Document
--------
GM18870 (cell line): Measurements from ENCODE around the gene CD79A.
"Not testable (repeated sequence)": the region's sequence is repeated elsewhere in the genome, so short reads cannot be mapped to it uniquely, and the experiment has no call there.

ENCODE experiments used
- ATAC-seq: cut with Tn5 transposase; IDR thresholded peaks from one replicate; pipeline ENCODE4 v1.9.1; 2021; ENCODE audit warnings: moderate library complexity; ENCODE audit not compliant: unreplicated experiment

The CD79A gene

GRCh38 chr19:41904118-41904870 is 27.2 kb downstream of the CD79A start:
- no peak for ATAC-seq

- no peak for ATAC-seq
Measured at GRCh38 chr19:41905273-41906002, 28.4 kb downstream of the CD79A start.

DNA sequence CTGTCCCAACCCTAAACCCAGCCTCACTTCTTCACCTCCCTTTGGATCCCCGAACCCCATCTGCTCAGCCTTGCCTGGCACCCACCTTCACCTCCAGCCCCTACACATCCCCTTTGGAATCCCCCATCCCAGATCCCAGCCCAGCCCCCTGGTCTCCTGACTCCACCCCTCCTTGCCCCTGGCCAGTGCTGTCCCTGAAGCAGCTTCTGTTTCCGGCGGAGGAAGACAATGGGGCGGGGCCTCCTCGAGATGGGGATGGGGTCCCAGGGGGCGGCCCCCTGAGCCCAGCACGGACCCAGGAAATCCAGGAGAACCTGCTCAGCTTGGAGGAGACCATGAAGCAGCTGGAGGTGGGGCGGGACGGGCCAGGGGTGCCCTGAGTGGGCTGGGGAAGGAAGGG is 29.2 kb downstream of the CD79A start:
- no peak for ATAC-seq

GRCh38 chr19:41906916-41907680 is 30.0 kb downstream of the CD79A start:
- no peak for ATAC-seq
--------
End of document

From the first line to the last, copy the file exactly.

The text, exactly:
GM18870 (cell line): Measurements from ENCODE around the gene CD79A.
"Not testable (repeated sequence)": the region's sequence is repeated elsewhere in the genome, so short reads cannot be mapped to it uniquely, and the experiment has no call there.

ENCODE experiments used
- ATAC-seq: cut with Tn5 transposase; IDR thresholded peaks from one replicate; pipeline ENCODE4 v1.9.1; 2021; ENCODE audit warnings: moderate library complexity; ENCODE audit not compliant: unreplicated experiment

The CD79A gene

GRCh38 chr19:41904118-41904870 is 27.2 kb downstream of the CD79A start:
- no peak for ATAC-seq

- no peak for ATAC-seq
Measured at GRCh38 chr19:41905273-41906002, 28.4 kb downstream of the CD79A start.

DNA sequence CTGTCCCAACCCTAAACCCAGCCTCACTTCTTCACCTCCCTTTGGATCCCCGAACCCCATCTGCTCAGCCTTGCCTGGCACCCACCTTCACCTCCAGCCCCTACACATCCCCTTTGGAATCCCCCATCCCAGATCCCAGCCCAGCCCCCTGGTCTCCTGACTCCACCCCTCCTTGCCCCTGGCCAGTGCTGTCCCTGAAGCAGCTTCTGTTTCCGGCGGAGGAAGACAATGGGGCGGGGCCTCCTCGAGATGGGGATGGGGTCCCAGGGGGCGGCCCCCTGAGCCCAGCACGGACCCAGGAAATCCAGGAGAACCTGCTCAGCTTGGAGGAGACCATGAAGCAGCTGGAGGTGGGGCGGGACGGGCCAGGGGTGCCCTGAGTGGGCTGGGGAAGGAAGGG is 29.2 kb downstream of the CD79A start:
- no peak for ATAC-seq

GRCh38 chr19:41906916-41907680 is 30.0 kb downstream of the CD79A start:
- no peak for ATAC-seq